That night we slept not at all. The farm had had an infestation of some sort of beetle, and they were everywhere outside, and desperate to get into the double wide trailer that made up my grandparent’s homestead in the desert valley. I fell asleep at 4, only to be awakened by Felipe at 6, when he turned over the tractor to start cutting Alfalfa. We ate fresh farm eggs and homemade bacon. Felipe helped me back-out my Jeep Cherokee and U-haul Trailer. He handed me a pack of smokes, Viceroys, and we were off. My grandmother was somewhere on the 15 acre property no doubt killing chickens for dinner. We were in Albuquerque in three hours. I would never see my grandmother again. She would die in 1997, a year after my mother died. I would see Felipe again at my father’s funeral in 2002. This is the heart-break of being a nomad, seeking out the impossible, imagining a grand pilgrimage out East that was to become, for a while, a self-exile.
What can I say? We stayed with my mom and dad. It was the summer and Burque was dry and cool at night. I would be there again in late 1995. So we drove and rove and drove. To Oklahoma City. To Little Rock, to Knoxville, and then onto Virginia. When we crossed into Pennsylvania, I knew I would never live out West again. My self-exile and pilgrimage to the big woods had succeeded.
Madeleine and I spent two cold and snowy years in Schenectady, NY, getting to know each other, our habits, our day to day lives, not just our bodies. I became a part of her family. By then, we had established a strong relationship and had a daughter. We would go to western Massachusetts every Sunday, in good weather, to hike Mt. Adams. In the summer, there’s an ice-cream shop built by the WPA and the YCC in the 1930s. You can see the whole Berkshire Valley yawn when the sun strikes the red autumn leaves. Along the frozen Mohawk, in the winter I learned how to ice-skate and cross country ski. I would push myself deep into the woods outside of town, or drive up into the hills where the snowy apple orchards and Christmas tree farms gave my joy just driving by and smoking joint. At Union College, I worked in a rarified atmosphere, a culture that dated itself to 1795, a culture that forced me to move into its sphere of influence intellectually and physically. Of all the places, there is a large garden, Jackson’s Garden, dated to the early 1830’s. For my free time, I would sit in the summer, watching bright birds and small red mites, soaking in the Eastern sun. In Mr. Jackson’s garden bloomed exotic flowers that he had collected from all over the world. Even Audubon was said to admire it. In the summer we would go to the woods outside of Saratoga Springs—haunted with larch, spruce, and birch, we would walk with our young children and feel the summer air come by like the ghosts said to inhabit the places around Yaddo. For me, it was all about transcendence, and change. One summer we watched a million fireflies light the wild fields out in Schenectady county. It’s the light you see that matters in a pilgrimage, then.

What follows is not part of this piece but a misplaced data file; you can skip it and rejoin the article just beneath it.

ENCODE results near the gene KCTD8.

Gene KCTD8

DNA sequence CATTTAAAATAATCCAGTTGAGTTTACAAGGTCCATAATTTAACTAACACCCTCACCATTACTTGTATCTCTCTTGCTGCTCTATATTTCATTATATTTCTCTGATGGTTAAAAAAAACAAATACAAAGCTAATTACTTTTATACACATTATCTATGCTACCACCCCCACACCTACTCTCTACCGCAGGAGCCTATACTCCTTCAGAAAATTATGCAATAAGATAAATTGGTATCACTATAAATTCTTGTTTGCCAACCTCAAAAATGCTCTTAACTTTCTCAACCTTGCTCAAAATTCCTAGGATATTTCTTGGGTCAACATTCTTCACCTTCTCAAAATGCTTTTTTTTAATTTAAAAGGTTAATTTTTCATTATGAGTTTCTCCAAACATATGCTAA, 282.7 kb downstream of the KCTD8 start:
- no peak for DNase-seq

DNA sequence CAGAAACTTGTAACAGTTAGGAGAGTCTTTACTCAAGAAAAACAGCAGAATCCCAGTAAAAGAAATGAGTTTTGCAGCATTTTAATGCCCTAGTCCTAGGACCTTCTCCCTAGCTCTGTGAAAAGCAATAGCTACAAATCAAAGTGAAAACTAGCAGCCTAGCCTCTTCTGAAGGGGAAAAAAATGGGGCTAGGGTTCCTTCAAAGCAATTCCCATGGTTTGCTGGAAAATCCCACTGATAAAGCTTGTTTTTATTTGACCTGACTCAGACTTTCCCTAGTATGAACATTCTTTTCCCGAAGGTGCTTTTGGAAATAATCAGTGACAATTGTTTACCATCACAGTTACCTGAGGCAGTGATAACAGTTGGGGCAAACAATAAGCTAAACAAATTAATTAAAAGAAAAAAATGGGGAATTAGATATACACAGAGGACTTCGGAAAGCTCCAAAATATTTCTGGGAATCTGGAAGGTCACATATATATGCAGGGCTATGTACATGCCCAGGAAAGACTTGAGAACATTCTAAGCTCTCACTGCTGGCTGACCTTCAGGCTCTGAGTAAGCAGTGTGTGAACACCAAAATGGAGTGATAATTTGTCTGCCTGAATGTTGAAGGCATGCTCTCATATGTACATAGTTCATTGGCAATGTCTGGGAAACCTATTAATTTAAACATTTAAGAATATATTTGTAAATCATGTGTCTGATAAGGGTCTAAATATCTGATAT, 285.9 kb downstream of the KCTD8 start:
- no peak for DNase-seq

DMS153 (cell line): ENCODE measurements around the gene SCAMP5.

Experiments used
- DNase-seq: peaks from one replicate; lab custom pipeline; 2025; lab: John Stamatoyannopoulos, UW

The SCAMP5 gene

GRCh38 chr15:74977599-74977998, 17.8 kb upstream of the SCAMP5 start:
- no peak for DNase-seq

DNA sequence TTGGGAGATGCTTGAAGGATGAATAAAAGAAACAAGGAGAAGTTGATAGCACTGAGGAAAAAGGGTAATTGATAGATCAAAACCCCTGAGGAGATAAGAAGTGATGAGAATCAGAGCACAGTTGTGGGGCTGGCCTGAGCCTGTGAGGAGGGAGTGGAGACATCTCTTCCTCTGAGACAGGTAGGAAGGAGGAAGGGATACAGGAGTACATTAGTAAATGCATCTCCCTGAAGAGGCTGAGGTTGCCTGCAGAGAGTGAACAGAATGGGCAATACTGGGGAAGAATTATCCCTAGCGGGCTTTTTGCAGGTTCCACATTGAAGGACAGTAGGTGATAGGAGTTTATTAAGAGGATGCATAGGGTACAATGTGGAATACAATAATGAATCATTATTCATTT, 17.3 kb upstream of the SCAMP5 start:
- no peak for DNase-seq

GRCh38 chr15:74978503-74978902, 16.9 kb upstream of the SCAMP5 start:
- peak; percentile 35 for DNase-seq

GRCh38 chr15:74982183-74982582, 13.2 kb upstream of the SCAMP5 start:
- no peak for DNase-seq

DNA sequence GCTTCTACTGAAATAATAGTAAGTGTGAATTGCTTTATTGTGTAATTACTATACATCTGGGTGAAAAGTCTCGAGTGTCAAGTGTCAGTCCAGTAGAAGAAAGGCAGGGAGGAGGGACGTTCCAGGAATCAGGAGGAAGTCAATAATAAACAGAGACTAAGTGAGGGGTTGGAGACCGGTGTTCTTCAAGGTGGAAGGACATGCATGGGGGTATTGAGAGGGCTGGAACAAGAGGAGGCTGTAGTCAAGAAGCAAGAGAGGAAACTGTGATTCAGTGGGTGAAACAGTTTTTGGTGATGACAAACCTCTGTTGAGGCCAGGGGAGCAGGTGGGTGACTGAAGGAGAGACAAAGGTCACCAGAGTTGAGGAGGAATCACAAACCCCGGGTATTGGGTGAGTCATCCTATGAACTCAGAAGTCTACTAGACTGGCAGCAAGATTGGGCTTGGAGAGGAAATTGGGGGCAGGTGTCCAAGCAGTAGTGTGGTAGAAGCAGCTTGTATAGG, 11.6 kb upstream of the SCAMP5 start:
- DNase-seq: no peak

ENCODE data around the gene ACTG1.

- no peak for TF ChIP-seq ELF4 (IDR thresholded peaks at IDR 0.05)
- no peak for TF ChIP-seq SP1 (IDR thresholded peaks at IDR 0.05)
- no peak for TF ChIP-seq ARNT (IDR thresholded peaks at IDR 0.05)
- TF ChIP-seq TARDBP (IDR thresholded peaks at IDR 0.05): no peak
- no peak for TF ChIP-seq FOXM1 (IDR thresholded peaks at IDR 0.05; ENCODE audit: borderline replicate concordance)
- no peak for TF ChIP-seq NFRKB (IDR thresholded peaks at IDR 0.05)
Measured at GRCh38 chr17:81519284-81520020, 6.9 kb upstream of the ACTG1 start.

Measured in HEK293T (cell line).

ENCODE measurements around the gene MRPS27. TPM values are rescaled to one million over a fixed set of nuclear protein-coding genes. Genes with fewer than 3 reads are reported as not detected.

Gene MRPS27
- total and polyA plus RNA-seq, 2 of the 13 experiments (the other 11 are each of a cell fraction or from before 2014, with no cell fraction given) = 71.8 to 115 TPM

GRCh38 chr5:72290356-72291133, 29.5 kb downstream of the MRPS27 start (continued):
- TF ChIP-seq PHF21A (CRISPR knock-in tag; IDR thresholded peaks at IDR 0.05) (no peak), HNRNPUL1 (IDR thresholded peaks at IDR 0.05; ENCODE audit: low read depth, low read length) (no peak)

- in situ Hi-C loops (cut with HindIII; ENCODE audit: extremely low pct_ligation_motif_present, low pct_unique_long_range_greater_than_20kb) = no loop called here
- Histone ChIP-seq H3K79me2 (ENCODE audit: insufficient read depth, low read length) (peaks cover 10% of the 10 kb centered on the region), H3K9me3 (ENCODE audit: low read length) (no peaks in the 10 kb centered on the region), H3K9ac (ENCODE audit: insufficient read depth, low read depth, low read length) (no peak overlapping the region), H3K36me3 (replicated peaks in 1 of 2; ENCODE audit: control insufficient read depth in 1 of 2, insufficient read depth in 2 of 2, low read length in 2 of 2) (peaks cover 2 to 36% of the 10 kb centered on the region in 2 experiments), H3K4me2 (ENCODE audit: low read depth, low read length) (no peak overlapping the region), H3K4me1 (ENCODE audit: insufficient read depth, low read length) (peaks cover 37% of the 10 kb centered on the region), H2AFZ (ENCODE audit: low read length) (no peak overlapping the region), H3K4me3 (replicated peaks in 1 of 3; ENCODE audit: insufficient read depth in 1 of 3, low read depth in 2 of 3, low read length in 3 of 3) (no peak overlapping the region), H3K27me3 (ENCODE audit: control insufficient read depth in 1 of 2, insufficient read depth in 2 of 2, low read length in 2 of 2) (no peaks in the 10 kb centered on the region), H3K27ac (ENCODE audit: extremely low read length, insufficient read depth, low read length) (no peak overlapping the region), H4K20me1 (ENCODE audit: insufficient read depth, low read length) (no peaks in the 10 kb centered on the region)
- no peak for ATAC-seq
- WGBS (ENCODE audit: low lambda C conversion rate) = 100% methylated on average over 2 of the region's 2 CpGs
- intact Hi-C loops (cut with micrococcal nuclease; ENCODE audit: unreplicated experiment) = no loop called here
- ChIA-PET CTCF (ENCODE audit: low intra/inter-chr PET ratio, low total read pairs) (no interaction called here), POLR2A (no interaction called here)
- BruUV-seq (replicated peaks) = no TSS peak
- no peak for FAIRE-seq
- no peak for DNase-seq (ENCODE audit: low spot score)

* * *
Soon, by the end of 1994, we would have daughter, and and son in 1996. My mother died in October 1996. She never knew her new grandson and it wasn’t until 1998 that we made it out West for a visit. We were living in Minneapolis, where Maddie had begun her PhD. Studies in Hispanic Language and Literatures. We would live in that snow bound, hectic, rude, uptight, and thoroughly socialist city for almost eight years. My kids were raised in daycare while I taught writing at the University of Minnesota. What I remember the most: the heavy, wet snow in January and February, the temperature drops into the minus 20’s, hot humid summers. I also remember the coldness of the Nordic culture there, its stoicism and private, outrageous Lutheranism. The Whiteness of the place shocked me. I also remember my children as children. Now they are adults, “beyond my command,” as Bob Dylan might say. So my children became Northerners, used to harsh winters, sledding, ice skating, ice hockey, snow-ball fights. For them it was glorious, but I was always dreaming of warm spring days when all the snow would suddenly melt and give way to grass, weeds, and dandelions. We became a true family in Minnesota. I remember driving home from work one day with Madeleine and her friend Juli as the Who’s song “The Seeker” blasted on the stereo—my six year old daughter, Madeleine, and Juli all belted out the lyrics as we slid along the icy streets. Still kind of bohemians. But now budding academics who had to choose to be bohemians or join the middle class. My pilgrimage away from bohemian extremism and childless marriages of convenience had long ended.
* * *